Total Cost of Ownership - Explained
What is the Total Cost of Ownership?
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Table of ContentsWhat is the Total Cost Of Ownership?How does Total Cost Of Ownership Work?Example of Total Cost of Ownership in Business Investments
What is the Total Cost Of Ownership?
The sum of total price of an asset and the operational costs of owning it gives the Total Cost of Ownership (TCO). Asset purchasing decisions should take into account not only the sale price of an asset but also the expenditure that will be required to keep the asset operational. This is the long term cost of an asset and a better measure of the actual price of an asset over time.
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How does Total Cost Of Ownership Work?
Investors and companies carefully consider TCO before parting with their funds. These costs are mentioned separately on company expenditures and financial statements. Businesses analyze TCO to gauge the actual price of an asset to balance expenditures and calculate the actual value of business deals. TCO of both direct and indirect purchases is accounted for. A comprehensive analysis of assets and investment TCO can significantly impact the outcome of business transactions.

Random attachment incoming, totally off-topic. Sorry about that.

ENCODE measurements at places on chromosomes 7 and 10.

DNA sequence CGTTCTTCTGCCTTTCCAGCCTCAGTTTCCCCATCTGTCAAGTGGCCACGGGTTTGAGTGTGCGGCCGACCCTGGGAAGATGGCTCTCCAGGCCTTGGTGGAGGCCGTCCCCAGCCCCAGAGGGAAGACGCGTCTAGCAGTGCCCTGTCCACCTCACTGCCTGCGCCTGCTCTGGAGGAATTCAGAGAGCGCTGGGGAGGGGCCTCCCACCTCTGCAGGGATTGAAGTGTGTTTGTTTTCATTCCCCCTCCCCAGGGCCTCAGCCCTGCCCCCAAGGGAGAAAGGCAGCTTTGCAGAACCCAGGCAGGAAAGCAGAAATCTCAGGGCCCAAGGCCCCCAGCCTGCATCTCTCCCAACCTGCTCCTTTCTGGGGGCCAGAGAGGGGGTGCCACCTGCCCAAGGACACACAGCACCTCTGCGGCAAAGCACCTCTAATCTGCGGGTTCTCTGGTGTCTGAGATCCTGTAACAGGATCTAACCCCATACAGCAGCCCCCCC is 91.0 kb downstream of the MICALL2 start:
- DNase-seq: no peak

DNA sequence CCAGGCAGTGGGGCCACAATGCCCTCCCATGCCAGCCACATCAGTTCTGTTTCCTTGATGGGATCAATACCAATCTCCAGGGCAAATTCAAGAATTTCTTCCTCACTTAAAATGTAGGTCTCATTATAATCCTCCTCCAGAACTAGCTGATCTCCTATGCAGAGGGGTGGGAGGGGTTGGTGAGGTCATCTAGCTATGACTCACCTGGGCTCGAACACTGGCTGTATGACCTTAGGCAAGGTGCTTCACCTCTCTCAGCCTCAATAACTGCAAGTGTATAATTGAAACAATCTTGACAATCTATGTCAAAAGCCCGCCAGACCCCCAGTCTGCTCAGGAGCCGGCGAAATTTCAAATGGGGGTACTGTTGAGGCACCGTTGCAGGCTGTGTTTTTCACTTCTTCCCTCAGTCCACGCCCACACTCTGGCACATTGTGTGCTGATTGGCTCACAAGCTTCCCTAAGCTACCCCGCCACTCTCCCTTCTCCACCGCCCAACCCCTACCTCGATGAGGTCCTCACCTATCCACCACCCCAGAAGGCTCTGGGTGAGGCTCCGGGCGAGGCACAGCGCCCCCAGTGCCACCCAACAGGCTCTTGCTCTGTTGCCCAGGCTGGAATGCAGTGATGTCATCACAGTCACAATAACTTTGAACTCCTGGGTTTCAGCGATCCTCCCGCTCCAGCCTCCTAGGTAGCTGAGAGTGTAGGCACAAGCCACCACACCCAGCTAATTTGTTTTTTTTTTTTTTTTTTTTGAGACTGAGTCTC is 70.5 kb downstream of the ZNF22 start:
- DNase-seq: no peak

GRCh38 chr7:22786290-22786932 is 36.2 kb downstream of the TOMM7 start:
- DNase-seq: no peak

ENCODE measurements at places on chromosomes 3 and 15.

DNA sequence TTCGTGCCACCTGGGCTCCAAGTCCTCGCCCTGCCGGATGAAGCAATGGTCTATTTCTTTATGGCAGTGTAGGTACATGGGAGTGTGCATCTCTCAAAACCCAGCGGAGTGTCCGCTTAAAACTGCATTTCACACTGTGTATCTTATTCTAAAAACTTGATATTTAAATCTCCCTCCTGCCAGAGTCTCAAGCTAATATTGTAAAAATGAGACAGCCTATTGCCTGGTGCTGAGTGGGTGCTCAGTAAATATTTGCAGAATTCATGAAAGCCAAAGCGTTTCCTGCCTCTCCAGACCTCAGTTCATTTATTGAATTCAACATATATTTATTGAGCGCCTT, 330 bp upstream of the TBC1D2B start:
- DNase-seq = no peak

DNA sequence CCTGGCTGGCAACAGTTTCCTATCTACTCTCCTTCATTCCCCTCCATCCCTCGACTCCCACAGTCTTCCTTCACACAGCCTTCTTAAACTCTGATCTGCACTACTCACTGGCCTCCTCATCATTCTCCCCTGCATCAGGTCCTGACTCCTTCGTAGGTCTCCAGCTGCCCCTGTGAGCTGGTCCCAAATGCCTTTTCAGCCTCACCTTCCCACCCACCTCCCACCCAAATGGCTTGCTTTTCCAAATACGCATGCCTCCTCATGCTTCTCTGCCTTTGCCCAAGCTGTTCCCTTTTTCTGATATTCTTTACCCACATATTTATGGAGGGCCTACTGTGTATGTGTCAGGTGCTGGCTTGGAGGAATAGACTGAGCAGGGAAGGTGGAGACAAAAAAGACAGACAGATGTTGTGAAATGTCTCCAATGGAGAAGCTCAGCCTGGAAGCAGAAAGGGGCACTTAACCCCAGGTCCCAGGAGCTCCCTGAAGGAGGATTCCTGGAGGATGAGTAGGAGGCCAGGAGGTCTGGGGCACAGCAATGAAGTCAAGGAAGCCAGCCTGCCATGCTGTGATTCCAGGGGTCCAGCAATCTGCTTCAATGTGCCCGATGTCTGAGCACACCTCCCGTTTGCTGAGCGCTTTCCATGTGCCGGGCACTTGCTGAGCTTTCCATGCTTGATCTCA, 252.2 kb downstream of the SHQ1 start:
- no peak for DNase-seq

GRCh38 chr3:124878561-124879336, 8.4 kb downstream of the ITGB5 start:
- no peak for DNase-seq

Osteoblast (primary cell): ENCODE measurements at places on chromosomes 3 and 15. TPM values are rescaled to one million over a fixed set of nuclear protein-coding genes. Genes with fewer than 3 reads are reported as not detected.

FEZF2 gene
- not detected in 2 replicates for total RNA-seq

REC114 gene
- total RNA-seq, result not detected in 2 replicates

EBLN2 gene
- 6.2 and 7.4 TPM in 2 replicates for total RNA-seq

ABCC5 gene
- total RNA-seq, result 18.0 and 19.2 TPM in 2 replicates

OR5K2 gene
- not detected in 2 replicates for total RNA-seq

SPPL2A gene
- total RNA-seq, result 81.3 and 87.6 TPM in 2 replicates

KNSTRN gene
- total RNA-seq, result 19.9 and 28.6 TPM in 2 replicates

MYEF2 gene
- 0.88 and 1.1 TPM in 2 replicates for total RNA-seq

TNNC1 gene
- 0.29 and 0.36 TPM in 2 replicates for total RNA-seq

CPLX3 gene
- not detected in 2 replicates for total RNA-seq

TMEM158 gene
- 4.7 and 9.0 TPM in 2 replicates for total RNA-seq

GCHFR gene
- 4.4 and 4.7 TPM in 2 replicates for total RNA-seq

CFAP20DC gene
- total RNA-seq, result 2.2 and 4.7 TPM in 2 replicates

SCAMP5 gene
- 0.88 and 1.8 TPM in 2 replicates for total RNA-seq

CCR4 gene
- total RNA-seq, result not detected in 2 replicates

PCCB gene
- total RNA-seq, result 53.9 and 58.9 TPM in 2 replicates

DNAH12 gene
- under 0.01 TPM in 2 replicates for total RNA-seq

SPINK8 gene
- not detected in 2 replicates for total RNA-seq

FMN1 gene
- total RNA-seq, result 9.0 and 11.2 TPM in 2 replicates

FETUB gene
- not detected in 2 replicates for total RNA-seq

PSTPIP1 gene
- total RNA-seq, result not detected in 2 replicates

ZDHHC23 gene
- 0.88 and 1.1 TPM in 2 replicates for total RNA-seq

Example of Total Cost of Ownership in Business Investments
An IT business looking to upgrade to a new server system for its database management needs to consider the TCO of all alternatives available in the market. Some systems might have the most affordable initial purchase price but require excessive expenditure to stay operational for the next few years. While other options might have higher price tags yet require minimal upkeep over the years. Before switching over to the new servers, businesses study the TCO of each option for the next few years and make a purchasing decision that costs less over the long term. On a much smaller scale, individuals should also consider the TCO of a product before purchasing it. A cheap pair of shoes at $20 needs to be repaired every 2 months for $5. The long term cost of owning the shoe for a year adds up to $50. A decent pair of shoes at $45 need no repairs for two years. So the seemingly cheaper option actually has a much higher TCO than a currently expensive option. Another example where careful consideration of TCO saves you a lot of money is in the purchase of a car. A cheap car that requires frequent repairs ends up costing you a pretty penny over time whereas a well made car with a higher sale price might need little in maintenance costs.